Four reasons why we can't forget Sochi

24th September 2018
Damien Smith

What first comes to mind when we think of the Russian Grand Prix?

Memories of absorbing racing around a classic street circuit layout? Not really. The four races that have taken place on the underwhelming Sochi track don’t exactly suggest we should expect a cast-iron classic this coming weekend, when the fifth instalment at the 2014 Winter Olympics Park takes place.


So far, the hot potato of Russia’s controversial status in the political world – and the looming patronage of Vladimir Putin – has overshadowed good motor sport when it comes to this mighty nation. Will that change on Sunday? After all, Russia’s World Cup in the summer defied pessimism and scepticism by offering a fabulous carnival of great football.

Sochi might still surprise us – and let’s face it, for the sake of its heavily patinated reputation, it really needs to.

1 2014: Putin steals the show

It’s a telling statistic that Mercedes has yet to lose a Russian GP since the race’s induction in the first year of this turbo hybrid era. Hell, even the two Russian GPs held in pre-WWI St Petersburg were both won by Benz, way back in 1913 and ’14!

As Sochi took its bow as an F1 venue, Lewis Hamilton dominated an anticlimactic race. Team-mate Nico Rosberg made a desperate lunge at Turn 1, but only emerged with a pair of front-tyre flat spots that required an early stop. His rise back to second only displayed how dominant Mercedes was back then. Not only that, Valtteri Bottas was third in a Merc-powered Williams, with McLaren pair Jenson Button and Kevin Magnussen fourth and fifth in the team’s final season with German power. A 1-2-3-4-5 for the three-pointed star.

But that’s not what we remember. This was a race charged with an uncomfortable political significance that F1 blindly tried to ignore.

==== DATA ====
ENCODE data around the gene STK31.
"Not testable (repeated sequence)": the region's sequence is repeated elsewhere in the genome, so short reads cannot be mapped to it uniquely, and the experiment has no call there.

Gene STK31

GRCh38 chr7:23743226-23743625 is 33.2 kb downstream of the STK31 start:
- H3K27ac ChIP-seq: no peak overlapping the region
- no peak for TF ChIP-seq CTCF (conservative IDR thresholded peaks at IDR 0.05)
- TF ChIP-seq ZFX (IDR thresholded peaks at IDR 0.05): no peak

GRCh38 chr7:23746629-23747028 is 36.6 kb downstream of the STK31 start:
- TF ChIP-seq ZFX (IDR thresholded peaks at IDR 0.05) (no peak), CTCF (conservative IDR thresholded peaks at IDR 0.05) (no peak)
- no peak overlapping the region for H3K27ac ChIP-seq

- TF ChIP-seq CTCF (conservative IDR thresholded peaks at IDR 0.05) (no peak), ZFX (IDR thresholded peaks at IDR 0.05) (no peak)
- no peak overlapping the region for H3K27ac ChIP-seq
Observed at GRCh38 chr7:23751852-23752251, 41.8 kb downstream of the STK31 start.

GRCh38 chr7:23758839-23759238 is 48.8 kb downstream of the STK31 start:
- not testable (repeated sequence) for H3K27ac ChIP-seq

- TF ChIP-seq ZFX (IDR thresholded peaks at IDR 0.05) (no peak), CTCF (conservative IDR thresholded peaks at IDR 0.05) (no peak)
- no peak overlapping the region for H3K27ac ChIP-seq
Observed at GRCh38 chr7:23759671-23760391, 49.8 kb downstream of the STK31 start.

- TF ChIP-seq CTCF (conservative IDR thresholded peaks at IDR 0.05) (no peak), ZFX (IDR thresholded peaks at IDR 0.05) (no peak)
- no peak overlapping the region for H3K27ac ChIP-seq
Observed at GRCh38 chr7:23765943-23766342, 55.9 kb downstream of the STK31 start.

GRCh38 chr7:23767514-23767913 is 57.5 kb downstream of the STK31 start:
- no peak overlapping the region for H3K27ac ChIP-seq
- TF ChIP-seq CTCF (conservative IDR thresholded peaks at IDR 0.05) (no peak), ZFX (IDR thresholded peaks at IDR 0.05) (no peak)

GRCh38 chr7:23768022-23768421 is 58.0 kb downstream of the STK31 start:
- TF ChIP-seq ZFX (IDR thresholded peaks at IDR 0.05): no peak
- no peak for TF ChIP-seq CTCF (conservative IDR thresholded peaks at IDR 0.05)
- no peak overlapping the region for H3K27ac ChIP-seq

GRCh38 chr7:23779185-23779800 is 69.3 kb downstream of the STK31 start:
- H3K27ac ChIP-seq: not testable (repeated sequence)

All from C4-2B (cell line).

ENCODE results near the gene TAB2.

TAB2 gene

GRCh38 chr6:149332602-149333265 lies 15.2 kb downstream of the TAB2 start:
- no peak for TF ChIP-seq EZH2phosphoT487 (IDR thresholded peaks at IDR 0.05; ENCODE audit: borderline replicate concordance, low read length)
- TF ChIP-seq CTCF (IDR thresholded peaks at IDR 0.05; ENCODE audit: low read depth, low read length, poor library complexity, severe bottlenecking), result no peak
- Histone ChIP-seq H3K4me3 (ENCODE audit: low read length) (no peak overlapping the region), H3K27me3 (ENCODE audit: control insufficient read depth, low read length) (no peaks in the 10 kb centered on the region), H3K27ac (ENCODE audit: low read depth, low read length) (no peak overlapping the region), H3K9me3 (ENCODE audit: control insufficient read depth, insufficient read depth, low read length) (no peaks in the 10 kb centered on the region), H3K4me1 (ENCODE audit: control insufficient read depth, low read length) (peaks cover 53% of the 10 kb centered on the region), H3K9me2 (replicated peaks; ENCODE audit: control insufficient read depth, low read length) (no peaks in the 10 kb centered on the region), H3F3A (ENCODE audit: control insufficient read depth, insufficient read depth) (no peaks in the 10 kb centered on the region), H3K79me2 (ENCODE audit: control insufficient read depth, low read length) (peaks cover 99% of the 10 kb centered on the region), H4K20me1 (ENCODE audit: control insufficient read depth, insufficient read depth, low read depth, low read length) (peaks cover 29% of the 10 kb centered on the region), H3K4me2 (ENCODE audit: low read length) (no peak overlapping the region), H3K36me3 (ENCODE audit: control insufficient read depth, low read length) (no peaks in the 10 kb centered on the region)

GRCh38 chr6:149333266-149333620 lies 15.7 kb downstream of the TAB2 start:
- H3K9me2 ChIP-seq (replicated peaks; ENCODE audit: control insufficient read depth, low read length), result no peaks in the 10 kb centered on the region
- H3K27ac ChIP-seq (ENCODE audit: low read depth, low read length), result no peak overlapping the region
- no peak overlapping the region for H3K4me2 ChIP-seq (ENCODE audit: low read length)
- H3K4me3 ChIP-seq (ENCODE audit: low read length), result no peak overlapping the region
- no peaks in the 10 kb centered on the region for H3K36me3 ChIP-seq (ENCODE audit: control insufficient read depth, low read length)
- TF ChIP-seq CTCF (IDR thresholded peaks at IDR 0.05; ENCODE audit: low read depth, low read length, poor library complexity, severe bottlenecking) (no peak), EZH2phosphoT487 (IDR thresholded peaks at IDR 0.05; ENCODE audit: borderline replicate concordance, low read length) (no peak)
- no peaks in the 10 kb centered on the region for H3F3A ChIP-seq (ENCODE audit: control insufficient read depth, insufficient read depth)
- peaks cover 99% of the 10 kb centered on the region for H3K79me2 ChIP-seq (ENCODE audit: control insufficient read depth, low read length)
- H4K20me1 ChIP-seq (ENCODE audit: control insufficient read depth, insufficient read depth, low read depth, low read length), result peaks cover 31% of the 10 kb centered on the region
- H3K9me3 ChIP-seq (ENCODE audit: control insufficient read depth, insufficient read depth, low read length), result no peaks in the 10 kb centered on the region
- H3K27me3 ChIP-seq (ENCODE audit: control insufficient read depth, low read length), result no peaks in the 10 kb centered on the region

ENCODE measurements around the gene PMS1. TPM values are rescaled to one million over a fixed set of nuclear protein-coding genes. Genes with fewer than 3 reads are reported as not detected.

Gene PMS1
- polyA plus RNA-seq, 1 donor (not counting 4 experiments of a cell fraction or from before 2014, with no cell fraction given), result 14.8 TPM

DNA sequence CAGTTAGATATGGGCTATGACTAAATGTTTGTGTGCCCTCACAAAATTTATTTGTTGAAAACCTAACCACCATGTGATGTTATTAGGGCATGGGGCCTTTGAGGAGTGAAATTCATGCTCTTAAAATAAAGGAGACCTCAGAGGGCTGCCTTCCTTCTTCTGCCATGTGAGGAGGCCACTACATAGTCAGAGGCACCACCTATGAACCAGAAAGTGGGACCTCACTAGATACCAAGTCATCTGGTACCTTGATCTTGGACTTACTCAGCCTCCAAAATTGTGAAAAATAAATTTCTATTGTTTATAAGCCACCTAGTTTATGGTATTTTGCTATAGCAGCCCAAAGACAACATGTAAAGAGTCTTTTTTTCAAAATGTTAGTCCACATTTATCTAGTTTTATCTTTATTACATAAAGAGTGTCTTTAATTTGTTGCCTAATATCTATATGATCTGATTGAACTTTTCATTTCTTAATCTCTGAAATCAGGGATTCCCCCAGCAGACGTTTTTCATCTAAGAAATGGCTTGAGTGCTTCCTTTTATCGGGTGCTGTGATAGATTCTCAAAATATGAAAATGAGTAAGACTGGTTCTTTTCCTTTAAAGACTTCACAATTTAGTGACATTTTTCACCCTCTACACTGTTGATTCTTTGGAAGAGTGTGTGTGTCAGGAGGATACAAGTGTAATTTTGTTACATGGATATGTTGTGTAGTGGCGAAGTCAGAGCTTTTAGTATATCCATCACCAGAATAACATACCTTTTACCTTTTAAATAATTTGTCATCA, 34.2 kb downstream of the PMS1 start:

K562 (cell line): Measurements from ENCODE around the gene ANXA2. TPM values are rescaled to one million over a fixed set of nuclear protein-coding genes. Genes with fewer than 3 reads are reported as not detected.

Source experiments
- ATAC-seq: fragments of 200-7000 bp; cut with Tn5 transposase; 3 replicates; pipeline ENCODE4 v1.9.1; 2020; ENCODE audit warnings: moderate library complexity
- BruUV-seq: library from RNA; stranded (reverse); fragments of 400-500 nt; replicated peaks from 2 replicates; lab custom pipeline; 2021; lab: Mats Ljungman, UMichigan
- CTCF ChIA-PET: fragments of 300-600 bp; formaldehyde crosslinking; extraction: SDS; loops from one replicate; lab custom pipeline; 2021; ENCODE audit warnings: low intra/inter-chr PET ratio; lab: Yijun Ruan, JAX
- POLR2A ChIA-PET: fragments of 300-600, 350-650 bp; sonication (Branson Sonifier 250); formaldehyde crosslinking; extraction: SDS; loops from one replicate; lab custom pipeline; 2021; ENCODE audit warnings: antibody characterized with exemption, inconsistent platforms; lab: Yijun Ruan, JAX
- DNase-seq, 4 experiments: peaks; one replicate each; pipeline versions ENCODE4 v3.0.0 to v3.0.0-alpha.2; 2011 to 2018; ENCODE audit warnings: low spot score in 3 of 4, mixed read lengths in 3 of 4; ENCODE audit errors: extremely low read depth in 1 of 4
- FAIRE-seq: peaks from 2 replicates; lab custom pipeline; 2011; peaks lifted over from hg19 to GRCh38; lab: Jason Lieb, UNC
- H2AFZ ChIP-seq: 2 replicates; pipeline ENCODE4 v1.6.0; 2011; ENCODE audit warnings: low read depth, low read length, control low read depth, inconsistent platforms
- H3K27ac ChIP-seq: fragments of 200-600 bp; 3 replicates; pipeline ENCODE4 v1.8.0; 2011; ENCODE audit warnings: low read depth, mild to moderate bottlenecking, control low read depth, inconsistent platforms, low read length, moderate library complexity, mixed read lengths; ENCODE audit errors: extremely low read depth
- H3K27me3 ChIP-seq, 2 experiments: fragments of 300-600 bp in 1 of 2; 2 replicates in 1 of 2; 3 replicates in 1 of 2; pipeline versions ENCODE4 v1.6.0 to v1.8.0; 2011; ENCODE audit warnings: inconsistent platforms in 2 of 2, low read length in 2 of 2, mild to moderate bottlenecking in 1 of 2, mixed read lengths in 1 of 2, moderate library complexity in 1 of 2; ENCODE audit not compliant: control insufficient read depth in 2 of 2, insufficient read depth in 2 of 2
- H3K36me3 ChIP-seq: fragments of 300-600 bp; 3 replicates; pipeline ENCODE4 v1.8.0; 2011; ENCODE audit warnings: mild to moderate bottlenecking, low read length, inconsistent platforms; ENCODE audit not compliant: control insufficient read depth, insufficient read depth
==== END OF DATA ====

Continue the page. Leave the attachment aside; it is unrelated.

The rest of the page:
International outrage against Russia was raw that particular year because of the shooting down of a passenger jet, Malaysia Airlines Flight 17, over Ukraine in July that cost the lives of all 283 passengers and 15 crew. F1 collectively shrugged its shoulders and team bosses disgraced themselves by recoiling from comment. They simply followed where the show took them, apparently without question.

Then Ecclestone rubbed salt by ingratiatingly showing Vladimir Putin to his grandstand seat for the final laps of Hamilton’s easy victory.

In living rooms around the world, those fans who manage to exist outside of a political and moral vacuum fought the compunction to bring up their Sunday lunches.

2. 2015: A story of fire and ice

Finland’s strong association with rallying is understandable, given its climate and topography: its impressive F1 heritage is less so. But thanks first to Keke Rosberg and Mika Häkkinen, and more latterly Kimi Räikkönen and Valtteri Bottas, this frozen land is a grand prix superpower when it comes to breeding talent.

In the circumstances, you might think that Finns would stick together, but that’s certainly not the case with Räikkönen and Bottas. Little love is lost between these two.